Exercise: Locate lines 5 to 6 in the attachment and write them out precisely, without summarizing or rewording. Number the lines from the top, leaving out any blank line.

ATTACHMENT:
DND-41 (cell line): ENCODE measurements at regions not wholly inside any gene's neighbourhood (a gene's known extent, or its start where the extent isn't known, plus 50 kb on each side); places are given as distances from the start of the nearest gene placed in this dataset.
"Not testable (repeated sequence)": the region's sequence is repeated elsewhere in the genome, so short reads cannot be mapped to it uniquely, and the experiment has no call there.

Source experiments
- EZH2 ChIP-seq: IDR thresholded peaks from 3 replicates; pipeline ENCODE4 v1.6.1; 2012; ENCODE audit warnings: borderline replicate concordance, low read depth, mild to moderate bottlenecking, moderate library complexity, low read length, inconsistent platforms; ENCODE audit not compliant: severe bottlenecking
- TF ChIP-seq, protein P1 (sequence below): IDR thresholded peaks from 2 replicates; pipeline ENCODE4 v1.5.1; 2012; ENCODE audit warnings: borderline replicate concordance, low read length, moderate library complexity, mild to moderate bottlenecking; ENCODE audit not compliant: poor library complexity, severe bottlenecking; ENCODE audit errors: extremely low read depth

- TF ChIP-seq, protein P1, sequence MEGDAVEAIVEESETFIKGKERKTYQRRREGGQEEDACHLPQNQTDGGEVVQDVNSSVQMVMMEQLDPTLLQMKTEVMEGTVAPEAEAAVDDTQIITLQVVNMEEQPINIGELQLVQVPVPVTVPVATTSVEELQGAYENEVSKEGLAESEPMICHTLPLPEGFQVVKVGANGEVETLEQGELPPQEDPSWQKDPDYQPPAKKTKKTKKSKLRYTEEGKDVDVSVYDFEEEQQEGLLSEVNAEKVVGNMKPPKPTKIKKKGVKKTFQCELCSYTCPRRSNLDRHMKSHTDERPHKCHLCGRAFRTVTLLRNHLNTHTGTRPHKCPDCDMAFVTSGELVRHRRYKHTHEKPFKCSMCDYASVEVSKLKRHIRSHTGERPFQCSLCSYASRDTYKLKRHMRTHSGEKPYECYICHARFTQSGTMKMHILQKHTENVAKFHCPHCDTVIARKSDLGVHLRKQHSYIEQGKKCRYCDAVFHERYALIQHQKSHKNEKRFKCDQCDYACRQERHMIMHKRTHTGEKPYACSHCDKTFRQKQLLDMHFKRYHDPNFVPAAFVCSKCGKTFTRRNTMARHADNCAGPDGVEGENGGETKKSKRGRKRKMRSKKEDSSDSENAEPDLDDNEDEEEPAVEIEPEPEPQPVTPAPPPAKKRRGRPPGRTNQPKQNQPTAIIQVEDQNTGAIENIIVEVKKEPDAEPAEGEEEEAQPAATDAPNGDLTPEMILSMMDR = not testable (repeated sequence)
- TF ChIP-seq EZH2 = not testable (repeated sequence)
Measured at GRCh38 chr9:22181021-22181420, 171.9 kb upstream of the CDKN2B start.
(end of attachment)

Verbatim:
- TF ChIP-seq, protein P1 (sequence below): IDR thresholded peaks from 2 replicates; pipeline ENCODE4 v1.5.1; 2012; ENCODE audit warnings: borderline replicate concordance, low read length, moderate library complexity, mild to moderate bottlenecking; ENCODE audit not compliant: poor library complexity, severe bottlenecking; ENCODE audit errors: extremely low read depth

- TF ChIP-seq, protein P1, sequence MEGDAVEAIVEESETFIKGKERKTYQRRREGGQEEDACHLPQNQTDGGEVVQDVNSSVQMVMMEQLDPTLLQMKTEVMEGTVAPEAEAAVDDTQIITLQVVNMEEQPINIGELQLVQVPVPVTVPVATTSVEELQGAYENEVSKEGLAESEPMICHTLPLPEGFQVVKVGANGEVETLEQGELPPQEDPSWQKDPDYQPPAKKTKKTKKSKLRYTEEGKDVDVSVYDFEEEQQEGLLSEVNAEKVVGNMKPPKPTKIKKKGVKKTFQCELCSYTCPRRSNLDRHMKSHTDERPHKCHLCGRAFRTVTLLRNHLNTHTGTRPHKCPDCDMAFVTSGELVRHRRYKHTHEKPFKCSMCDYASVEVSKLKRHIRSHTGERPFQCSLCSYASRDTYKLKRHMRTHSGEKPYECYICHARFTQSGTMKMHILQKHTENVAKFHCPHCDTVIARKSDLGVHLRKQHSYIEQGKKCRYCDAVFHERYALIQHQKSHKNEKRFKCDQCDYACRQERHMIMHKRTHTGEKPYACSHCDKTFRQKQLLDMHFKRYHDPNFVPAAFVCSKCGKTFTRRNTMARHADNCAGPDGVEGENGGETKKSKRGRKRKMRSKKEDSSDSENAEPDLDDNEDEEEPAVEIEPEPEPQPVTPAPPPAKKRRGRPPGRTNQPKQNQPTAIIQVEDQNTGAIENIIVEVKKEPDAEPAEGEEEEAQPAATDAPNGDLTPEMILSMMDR = not testable (repeated sequence)